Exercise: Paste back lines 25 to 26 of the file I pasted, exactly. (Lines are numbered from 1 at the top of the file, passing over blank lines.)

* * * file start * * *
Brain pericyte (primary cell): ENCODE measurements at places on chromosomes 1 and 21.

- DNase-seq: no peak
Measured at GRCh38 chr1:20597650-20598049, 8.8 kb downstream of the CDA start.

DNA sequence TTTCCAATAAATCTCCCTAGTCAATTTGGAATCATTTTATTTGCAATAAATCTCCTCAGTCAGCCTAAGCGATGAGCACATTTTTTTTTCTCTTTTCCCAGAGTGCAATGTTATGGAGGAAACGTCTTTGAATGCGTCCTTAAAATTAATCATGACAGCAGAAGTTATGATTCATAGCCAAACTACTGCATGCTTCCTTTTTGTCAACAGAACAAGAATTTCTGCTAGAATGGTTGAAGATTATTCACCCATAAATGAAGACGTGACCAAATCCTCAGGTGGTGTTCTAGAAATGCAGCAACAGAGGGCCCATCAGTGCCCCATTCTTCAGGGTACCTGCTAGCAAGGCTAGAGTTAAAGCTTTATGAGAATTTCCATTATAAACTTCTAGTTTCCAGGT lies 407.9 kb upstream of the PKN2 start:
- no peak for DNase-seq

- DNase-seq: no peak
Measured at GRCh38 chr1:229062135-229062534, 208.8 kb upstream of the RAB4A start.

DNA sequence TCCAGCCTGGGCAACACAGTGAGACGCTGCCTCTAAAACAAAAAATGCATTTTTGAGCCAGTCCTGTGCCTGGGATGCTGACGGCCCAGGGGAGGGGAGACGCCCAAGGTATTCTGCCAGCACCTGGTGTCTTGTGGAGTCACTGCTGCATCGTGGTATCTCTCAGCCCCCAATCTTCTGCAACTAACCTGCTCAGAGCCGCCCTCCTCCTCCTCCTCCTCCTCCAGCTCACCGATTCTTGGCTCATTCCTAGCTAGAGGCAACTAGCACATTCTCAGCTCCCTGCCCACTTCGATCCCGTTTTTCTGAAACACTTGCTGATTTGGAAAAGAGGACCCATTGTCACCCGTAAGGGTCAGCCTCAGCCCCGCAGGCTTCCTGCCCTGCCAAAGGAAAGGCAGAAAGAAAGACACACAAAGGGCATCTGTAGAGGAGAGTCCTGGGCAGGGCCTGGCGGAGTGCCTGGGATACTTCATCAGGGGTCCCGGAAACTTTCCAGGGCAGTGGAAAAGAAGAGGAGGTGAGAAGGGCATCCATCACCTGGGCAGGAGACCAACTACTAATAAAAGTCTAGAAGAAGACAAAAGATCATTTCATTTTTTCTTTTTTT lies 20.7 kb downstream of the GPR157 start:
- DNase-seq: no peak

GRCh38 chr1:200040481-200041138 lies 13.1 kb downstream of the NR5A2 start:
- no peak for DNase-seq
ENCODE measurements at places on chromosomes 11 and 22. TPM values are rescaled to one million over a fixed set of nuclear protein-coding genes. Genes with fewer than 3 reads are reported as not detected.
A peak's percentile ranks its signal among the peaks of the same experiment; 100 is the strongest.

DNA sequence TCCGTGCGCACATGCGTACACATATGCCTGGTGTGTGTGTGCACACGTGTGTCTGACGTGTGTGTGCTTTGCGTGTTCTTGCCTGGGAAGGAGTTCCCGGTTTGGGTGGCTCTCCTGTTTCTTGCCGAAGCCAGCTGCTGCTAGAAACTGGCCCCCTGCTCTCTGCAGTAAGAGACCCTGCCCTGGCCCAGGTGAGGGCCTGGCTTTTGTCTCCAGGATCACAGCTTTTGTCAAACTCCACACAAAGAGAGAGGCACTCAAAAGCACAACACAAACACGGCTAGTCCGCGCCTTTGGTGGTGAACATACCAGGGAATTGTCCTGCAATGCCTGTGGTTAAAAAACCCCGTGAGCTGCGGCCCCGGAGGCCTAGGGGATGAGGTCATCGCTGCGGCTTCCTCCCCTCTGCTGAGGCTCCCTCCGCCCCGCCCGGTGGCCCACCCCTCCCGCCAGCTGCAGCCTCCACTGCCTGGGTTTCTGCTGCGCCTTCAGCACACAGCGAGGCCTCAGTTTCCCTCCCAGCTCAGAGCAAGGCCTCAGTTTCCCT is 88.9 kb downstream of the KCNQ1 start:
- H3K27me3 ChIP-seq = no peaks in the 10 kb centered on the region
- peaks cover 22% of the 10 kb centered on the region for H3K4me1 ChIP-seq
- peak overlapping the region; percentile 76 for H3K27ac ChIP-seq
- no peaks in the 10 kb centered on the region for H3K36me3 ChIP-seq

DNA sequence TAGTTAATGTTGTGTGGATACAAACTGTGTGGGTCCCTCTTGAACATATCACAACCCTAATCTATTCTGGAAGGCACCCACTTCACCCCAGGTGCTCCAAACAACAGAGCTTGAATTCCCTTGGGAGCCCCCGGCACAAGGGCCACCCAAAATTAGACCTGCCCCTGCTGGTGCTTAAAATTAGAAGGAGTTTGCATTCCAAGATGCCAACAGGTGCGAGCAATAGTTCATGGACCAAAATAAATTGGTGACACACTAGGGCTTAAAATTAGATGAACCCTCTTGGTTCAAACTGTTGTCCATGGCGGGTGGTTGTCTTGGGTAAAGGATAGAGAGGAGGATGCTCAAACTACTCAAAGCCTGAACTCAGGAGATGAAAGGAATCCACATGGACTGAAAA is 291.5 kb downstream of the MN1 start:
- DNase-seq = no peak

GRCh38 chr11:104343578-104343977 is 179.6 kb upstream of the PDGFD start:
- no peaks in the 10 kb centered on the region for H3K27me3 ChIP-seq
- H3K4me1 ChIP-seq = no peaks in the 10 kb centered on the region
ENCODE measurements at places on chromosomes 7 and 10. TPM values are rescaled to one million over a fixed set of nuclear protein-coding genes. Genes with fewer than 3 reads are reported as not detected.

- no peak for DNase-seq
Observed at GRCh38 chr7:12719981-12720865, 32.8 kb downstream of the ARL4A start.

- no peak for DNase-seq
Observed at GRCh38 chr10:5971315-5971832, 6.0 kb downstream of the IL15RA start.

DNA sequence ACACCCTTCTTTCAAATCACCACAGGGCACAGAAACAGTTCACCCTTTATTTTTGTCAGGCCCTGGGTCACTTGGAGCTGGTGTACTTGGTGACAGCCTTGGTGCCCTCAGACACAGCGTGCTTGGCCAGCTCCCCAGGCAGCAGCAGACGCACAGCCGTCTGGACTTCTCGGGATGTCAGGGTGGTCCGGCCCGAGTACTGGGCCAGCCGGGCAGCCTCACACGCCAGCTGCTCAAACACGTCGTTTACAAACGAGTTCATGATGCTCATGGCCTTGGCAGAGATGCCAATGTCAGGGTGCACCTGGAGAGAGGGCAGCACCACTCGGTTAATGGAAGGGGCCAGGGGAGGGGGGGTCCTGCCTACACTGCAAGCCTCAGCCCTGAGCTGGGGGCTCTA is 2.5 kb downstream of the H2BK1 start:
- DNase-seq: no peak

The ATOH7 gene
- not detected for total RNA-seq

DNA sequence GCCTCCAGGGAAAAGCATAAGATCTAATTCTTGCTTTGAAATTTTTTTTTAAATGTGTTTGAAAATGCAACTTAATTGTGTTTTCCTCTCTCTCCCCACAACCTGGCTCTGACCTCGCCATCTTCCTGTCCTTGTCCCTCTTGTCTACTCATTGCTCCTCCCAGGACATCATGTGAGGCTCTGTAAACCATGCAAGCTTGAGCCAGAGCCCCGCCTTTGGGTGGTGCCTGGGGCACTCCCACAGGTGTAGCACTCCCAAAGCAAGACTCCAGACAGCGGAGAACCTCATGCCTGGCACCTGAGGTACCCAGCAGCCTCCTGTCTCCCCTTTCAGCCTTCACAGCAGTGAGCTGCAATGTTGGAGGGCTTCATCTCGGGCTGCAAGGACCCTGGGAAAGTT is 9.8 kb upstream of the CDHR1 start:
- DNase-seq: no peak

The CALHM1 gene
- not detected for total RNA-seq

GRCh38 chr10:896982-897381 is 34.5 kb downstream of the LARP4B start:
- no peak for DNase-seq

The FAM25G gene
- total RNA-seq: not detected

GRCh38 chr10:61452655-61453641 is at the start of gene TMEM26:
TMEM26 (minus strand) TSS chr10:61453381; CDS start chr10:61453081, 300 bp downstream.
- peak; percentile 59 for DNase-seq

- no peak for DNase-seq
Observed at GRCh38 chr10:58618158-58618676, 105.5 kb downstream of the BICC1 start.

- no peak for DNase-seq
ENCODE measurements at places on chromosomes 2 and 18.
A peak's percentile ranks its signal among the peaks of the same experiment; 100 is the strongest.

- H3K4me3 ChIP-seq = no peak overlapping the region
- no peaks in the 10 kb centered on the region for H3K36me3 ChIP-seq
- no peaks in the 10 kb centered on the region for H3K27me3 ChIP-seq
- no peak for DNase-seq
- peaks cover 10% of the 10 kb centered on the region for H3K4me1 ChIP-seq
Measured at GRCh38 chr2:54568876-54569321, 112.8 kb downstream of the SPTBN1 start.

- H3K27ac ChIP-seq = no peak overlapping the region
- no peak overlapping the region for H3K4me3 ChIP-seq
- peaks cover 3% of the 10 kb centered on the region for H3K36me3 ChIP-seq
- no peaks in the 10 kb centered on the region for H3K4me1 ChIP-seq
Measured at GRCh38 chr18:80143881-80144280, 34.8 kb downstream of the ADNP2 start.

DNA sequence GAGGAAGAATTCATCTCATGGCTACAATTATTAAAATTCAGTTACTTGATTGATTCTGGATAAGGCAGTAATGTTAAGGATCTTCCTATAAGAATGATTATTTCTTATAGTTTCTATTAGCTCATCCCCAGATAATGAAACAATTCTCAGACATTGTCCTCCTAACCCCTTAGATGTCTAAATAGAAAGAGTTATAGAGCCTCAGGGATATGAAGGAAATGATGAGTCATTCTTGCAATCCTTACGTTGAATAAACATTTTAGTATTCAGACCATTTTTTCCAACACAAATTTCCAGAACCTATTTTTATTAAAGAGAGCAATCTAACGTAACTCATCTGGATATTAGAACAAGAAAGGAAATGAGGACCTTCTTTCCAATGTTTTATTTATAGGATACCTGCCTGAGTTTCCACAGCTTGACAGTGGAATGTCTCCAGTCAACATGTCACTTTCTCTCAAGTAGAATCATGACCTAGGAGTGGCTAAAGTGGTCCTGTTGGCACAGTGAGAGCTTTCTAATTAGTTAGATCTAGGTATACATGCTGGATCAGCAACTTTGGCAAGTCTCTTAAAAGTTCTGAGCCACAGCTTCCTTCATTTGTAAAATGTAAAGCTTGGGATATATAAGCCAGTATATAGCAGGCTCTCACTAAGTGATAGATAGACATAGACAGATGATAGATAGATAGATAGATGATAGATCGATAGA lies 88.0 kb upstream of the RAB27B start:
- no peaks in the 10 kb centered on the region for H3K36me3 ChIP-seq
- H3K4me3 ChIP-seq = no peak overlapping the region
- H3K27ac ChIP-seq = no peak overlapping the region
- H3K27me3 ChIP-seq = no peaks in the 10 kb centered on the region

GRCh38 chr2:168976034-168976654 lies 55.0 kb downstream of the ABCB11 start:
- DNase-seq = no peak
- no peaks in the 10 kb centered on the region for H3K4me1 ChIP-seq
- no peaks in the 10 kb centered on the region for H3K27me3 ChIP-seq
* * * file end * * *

- no peak for DNase-seq
Observed at GRCh38 chr7:12719981-12720865, 32.8 kb downstream of the ARL4A start.